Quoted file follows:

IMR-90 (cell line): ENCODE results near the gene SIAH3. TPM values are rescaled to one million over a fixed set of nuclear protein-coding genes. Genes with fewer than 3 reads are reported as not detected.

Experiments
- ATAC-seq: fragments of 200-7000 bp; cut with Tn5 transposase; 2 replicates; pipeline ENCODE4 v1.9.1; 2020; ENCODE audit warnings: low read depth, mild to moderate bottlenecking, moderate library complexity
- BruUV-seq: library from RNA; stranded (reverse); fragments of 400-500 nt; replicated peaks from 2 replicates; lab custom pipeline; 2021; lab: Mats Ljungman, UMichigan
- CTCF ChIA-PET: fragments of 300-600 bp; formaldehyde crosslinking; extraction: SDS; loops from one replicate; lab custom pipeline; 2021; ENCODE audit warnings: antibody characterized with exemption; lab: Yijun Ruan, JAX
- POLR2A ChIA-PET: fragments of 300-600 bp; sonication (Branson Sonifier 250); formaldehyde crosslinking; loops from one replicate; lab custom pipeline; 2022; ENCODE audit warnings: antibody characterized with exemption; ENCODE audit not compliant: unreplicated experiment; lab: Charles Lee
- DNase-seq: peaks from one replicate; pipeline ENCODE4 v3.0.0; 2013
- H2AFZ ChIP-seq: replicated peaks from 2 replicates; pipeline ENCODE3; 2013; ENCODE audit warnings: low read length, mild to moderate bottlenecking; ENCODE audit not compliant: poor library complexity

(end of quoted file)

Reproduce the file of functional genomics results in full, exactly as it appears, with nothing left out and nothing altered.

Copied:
IMR-90 (cell line): ENCODE results near the gene SIAH3. TPM values are rescaled to one million over a fixed set of nuclear protein-coding genes. Genes with fewer than 3 reads are reported as not detected.

Experiments
- ATAC-seq: fragments of 200-7000 bp; cut with Tn5 transposase; 2 replicates; pipeline ENCODE4 v1.9.1; 2020; ENCODE audit warnings: low read depth, mild to moderate bottlenecking, moderate library complexity
- BruUV-seq: library from RNA; stranded (reverse); fragments of 400-500 nt; replicated peaks from 2 replicates; lab custom pipeline; 2021; lab: Mats Ljungman, UMichigan
- CTCF ChIA-PET: fragments of 300-600 bp; formaldehyde crosslinking; extraction: SDS; loops from one replicate; lab custom pipeline; 2021; ENCODE audit warnings: antibody characterized with exemption; lab: Yijun Ruan, JAX
- POLR2A ChIA-PET: fragments of 300-600 bp; sonication (Branson Sonifier 250); formaldehyde crosslinking; loops from one replicate; lab custom pipeline; 2022; ENCODE audit warnings: antibody characterized with exemption; ENCODE audit not compliant: unreplicated experiment; lab: Charles Lee
- DNase-seq: peaks from one replicate; pipeline ENCODE4 v3.0.0; 2013
- H2AFZ ChIP-seq: replicated peaks from 2 replicates; pipeline ENCODE3; 2013; ENCODE audit warnings: low read length, mild to moderate bottlenecking; ENCODE audit not compliant: poor library complexity